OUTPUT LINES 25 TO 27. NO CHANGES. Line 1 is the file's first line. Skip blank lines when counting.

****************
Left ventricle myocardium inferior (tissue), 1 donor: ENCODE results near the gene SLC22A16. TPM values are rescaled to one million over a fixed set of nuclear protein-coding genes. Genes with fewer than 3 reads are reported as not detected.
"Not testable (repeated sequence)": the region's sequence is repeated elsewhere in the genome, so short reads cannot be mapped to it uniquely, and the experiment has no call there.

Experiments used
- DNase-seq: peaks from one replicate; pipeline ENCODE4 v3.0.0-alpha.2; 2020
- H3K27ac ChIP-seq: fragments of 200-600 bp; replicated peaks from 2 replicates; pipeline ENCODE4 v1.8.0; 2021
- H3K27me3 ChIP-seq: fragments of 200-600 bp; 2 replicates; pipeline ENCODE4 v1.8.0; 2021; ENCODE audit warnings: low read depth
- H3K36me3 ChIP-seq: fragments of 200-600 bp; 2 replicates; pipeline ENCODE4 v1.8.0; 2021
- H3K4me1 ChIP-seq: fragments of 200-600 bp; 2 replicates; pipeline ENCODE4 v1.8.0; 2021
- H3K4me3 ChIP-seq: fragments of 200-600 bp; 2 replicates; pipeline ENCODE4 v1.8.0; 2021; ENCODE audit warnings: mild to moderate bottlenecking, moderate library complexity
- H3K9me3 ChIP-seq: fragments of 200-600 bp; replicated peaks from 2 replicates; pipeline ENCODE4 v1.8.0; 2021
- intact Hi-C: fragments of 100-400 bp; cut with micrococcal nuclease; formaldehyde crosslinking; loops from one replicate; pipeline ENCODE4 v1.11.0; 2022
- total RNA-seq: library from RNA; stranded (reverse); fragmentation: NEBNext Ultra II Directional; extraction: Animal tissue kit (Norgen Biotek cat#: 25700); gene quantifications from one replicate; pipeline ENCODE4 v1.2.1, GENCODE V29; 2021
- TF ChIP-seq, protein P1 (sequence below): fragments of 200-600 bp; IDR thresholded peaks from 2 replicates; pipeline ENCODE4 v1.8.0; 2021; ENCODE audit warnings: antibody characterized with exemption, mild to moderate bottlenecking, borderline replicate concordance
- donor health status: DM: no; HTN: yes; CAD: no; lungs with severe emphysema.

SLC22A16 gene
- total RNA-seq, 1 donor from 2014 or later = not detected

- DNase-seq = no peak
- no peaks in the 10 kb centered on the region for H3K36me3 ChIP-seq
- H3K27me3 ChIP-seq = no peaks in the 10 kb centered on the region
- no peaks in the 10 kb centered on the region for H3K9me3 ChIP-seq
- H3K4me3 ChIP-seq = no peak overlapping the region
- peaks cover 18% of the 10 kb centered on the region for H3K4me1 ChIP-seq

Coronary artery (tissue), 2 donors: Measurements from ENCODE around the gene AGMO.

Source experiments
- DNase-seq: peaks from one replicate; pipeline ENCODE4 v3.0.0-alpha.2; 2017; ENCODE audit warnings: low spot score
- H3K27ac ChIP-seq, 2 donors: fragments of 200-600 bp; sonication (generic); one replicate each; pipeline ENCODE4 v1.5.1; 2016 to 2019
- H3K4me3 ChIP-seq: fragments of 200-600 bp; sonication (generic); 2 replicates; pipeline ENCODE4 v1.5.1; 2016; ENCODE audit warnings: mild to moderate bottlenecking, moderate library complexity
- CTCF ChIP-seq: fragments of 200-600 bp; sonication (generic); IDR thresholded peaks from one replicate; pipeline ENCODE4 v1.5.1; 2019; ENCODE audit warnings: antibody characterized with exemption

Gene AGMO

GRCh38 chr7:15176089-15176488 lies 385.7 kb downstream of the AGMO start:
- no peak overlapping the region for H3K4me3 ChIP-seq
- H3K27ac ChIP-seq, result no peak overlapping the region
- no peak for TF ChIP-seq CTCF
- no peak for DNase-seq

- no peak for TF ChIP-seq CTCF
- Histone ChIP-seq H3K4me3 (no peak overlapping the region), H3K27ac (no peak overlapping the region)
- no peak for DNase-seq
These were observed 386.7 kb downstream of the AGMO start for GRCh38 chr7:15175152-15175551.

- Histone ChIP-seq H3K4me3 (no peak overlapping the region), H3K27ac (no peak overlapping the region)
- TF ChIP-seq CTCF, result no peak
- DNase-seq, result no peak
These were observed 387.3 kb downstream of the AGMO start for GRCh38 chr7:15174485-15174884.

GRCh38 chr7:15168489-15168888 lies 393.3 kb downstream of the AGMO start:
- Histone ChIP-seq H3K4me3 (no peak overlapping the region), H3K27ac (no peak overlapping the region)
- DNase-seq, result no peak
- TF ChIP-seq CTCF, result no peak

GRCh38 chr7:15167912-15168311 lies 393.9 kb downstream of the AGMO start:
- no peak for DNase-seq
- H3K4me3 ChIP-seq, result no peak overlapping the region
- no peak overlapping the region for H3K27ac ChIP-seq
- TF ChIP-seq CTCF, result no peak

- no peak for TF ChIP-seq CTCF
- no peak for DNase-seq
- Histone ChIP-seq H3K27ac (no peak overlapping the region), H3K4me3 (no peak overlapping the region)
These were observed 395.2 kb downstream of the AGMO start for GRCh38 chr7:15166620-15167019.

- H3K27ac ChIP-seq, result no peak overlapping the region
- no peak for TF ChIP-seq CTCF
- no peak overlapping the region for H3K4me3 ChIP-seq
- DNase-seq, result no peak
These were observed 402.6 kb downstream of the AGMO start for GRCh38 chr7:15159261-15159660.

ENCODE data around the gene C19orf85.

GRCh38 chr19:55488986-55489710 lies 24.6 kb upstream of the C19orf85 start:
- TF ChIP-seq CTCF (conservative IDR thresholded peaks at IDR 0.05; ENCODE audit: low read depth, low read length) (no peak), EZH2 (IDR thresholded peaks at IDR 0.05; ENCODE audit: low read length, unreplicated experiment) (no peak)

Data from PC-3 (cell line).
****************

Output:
- DNase-seq: peaks from one replicate; pipeline ENCODE4 v3.0.0-alpha.2; 2017; ENCODE audit warnings: low spot score
- H3K27ac ChIP-seq, 2 donors: fragments of 200-600 bp; sonication (generic); one replicate each; pipeline ENCODE4 v1.5.1; 2016 to 2019
- H3K4me3 ChIP-seq: fragments of 200-600 bp; sonication (generic); 2 replicates; pipeline ENCODE4 v1.5.1; 2016; ENCODE audit warnings: mild to moderate bottlenecking, moderate library complexity